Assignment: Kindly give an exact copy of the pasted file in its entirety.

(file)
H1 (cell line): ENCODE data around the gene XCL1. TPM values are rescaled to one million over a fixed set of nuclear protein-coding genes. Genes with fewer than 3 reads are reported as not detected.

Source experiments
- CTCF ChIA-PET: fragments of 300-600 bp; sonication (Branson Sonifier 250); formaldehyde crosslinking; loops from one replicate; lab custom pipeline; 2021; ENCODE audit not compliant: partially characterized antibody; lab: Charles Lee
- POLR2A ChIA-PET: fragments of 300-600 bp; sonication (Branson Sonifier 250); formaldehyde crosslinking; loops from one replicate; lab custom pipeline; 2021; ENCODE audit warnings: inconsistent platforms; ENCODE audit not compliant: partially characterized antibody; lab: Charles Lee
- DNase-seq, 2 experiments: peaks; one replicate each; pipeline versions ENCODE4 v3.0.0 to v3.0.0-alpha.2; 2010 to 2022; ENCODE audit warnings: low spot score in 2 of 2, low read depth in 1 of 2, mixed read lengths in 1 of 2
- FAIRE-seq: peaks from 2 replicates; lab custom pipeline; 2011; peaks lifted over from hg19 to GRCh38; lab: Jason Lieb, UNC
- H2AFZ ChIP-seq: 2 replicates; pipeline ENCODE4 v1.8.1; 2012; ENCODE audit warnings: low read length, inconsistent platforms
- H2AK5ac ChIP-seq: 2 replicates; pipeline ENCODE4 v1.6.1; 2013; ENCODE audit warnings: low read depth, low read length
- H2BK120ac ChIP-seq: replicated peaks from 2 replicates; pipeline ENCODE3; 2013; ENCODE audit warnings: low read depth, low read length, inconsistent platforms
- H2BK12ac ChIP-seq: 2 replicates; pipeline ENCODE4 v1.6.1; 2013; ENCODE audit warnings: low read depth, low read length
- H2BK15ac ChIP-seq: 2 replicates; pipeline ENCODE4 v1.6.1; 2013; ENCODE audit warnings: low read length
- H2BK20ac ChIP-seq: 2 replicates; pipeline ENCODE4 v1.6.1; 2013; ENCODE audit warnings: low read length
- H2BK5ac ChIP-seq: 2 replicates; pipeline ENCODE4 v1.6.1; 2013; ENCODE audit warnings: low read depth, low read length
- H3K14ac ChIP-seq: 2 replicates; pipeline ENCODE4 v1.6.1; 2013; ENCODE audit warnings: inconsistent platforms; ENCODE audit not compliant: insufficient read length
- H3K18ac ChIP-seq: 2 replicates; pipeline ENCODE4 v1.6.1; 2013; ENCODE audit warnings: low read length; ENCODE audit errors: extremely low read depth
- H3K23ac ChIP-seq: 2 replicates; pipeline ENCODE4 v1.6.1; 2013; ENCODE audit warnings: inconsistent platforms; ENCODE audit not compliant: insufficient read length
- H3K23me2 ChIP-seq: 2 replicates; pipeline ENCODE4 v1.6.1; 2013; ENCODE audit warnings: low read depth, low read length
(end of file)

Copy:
H1 (cell line): ENCODE data around the gene XCL1. TPM values are rescaled to one million over a fixed set of nuclear protein-coding genes. Genes with fewer than 3 reads are reported as not detected.

Source experiments
- CTCF ChIA-PET: fragments of 300-600 bp; sonication (Branson Sonifier 250); formaldehyde crosslinking; loops from one replicate; lab custom pipeline; 2021; ENCODE audit not compliant: partially characterized antibody; lab: Charles Lee
- POLR2A ChIA-PET: fragments of 300-600 bp; sonication (Branson Sonifier 250); formaldehyde crosslinking; loops from one replicate; lab custom pipeline; 2021; ENCODE audit warnings: inconsistent platforms; ENCODE audit not compliant: partially characterized antibody; lab: Charles Lee
- DNase-seq, 2 experiments: peaks; one replicate each; pipeline versions ENCODE4 v3.0.0 to v3.0.0-alpha.2; 2010 to 2022; ENCODE audit warnings: low spot score in 2 of 2, low read depth in 1 of 2, mixed read lengths in 1 of 2
- FAIRE-seq: peaks from 2 replicates; lab custom pipeline; 2011; peaks lifted over from hg19 to GRCh38; lab: Jason Lieb, UNC
- H2AFZ ChIP-seq: 2 replicates; pipeline ENCODE4 v1.8.1; 2012; ENCODE audit warnings: low read length, inconsistent platforms
- H2AK5ac ChIP-seq: 2 replicates; pipeline ENCODE4 v1.6.1; 2013; ENCODE audit warnings: low read depth, low read length
- H2BK120ac ChIP-seq: replicated peaks from 2 replicates; pipeline ENCODE3; 2013; ENCODE audit warnings: low read depth, low read length, inconsistent platforms
- H2BK12ac ChIP-seq: 2 replicates; pipeline ENCODE4 v1.6.1; 2013; ENCODE audit warnings: low read depth, low read length
- H2BK15ac ChIP-seq: 2 replicates; pipeline ENCODE4 v1.6.1; 2013; ENCODE audit warnings: low read length
- H2BK20ac ChIP-seq: 2 replicates; pipeline ENCODE4 v1.6.1; 2013; ENCODE audit warnings: low read length
- H2BK5ac ChIP-seq: 2 replicates; pipeline ENCODE4 v1.6.1; 2013; ENCODE audit warnings: low read depth, low read length
- H3K14ac ChIP-seq: 2 replicates; pipeline ENCODE4 v1.6.1; 2013; ENCODE audit warnings: inconsistent platforms; ENCODE audit not compliant: insufficient read length
- H3K18ac ChIP-seq: 2 replicates; pipeline ENCODE4 v1.6.1; 2013; ENCODE audit warnings: low read length; ENCODE audit errors: extremely low read depth
- H3K23ac ChIP-seq: 2 replicates; pipeline ENCODE4 v1.6.1; 2013; ENCODE audit warnings: inconsistent platforms; ENCODE audit not compliant: insufficient read length
- H3K23me2 ChIP-seq: 2 replicates; pipeline ENCODE4 v1.6.1; 2013; ENCODE audit warnings: low read depth, low read length